Closing out a yearlong spotlight on Hispanic and Latino artists, the Oglethorpe University Museum of Art has announced its latest exhibition: “Contrapunto: Works by a Contemporary Latin American Artist Collective.”
An eclectic exhibition featuring the varied contemporary styles of six artists, “Contrapunto” is a comprehensive depiction of Latin American culture, folklore and collective history. The exhibition will be on view Feb. 16 through May 19.
The term “contrapunto” or “counterpoint” is a musical term assigned to the combination of two or more melodic lines that work together harmonically, yet retain their individuality. This concept of artistic synergy is the foundation for the artist collective, which was founded in Atlanta in 2012. Together, the Contrapunto artists work to promote a diversity of Latin American art in the American southeast.
That diversity is a prominent feature of the museum’s upcoming exhibit. The Contrapunto artists immigrated to the Unites States from five countries and employ a range of contemporary styles: Carlos Solis of Venezuela constructs vivid, surrealist landscapes; Pedro Fuertes and Jorge Arcos of Mexico paint in colorful abstractions; and Melvin Toledo of Nicaragua, Dora Lopez of Peru Catalina Gomez Beuth of Columbia capture essences through portraiture and still life.
With a range of styles and points-of-view on display, the Contrapunto artists hope this exhibition can be an engaging representation of Latin American culture and an educational tool for patrons.
“What ‘Contrapunto’ offers is an access that for many is the unknown world of the complex multiculturalism of Latin American art and tradition,” says Solis. “In addition, it promotes the uniqueness, and value, of the art of Latinos in the USA.”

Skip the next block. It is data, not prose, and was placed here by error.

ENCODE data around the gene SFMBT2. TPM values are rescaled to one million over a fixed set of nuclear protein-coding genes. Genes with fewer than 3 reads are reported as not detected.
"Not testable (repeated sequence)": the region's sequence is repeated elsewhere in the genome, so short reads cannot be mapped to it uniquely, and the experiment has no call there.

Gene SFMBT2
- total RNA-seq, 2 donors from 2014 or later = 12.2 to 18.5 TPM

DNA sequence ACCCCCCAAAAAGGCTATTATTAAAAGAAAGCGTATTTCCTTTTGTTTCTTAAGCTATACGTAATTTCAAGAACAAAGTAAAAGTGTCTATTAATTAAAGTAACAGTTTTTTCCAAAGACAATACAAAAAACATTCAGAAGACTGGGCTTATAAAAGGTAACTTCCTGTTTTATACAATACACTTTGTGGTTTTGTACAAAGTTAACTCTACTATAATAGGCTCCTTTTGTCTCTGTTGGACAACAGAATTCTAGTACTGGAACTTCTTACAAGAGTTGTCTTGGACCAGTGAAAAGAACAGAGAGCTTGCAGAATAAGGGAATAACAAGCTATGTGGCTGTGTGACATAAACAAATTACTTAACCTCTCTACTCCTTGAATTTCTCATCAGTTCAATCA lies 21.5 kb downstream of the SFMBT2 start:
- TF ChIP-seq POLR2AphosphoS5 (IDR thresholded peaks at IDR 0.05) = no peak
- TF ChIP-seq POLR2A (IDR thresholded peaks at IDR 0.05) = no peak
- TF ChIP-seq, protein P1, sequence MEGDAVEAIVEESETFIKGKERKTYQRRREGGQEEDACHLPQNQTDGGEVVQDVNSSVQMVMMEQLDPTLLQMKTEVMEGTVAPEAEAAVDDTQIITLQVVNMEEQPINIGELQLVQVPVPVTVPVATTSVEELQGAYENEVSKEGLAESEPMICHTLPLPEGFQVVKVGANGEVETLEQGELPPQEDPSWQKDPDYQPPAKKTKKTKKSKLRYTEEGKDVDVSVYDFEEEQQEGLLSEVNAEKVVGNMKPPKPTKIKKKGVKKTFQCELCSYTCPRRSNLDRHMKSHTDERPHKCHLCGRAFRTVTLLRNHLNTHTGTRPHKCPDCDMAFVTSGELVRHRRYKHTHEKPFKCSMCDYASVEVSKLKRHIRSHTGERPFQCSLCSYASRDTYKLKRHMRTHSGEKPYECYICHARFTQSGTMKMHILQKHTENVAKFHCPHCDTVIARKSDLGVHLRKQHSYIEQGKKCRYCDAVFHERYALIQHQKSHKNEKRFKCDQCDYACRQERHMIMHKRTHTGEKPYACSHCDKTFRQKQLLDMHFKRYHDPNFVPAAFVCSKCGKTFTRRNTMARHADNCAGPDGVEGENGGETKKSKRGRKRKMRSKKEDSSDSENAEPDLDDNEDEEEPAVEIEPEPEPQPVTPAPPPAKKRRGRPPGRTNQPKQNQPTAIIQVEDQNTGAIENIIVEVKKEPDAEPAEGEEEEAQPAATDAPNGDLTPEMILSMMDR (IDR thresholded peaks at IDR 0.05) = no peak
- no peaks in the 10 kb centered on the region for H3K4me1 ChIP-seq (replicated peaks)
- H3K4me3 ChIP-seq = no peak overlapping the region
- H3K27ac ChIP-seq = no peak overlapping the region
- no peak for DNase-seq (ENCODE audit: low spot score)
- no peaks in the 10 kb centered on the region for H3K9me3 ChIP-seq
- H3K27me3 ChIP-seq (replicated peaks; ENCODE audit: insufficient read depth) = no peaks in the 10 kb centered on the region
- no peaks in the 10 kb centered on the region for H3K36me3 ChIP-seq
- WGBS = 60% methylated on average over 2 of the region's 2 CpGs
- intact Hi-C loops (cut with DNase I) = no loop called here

This exhibition also marks the beginning of the Oglethorpe University Museum of Art’s Rubin Curatorial Internship, a new opportunity funded by Mrs. Shelley Rubin, co-founder of the Rubin Museum of Art in New York City and wife of Oglethorpe alumnus Donald Rubin ’56. Together, they are also the namesakes of the museum’s Shelley and Donald Rubin Gallery and the Shelley and Donald Rubin Exhibition Series.
The internship was established to create professional development opportunities for Oglethorpe students pursuing careers in museum administration and curation.
As the inaugural intern, studio art major Sophia Sobrino ’24 will work closely with the exhibition and Contrapunto artists to develop programming, lectures and outreach initiatives. Additionally, the internship will be an opportunity for Sobrino to hone her skills in art curation and exhibition development.
“With all internships at OUMA, we hope to instill real-life professional experience that moves beyond theory and into practical applications,” says Curator of Collections John Daniel Tilford. “Such skills enable our students to stand apart in the competitive marketplace for aspiring museum professionals.”
In connection with the exhibition, the museum will host a panel featuring the Contrapunto artists on Thursday, Feb. 29 in the Philip Weltner Library Atrium in Lowry Hall, followed by a reception in the museum. During the panel, the artists will discuss the art on view in the exhibition.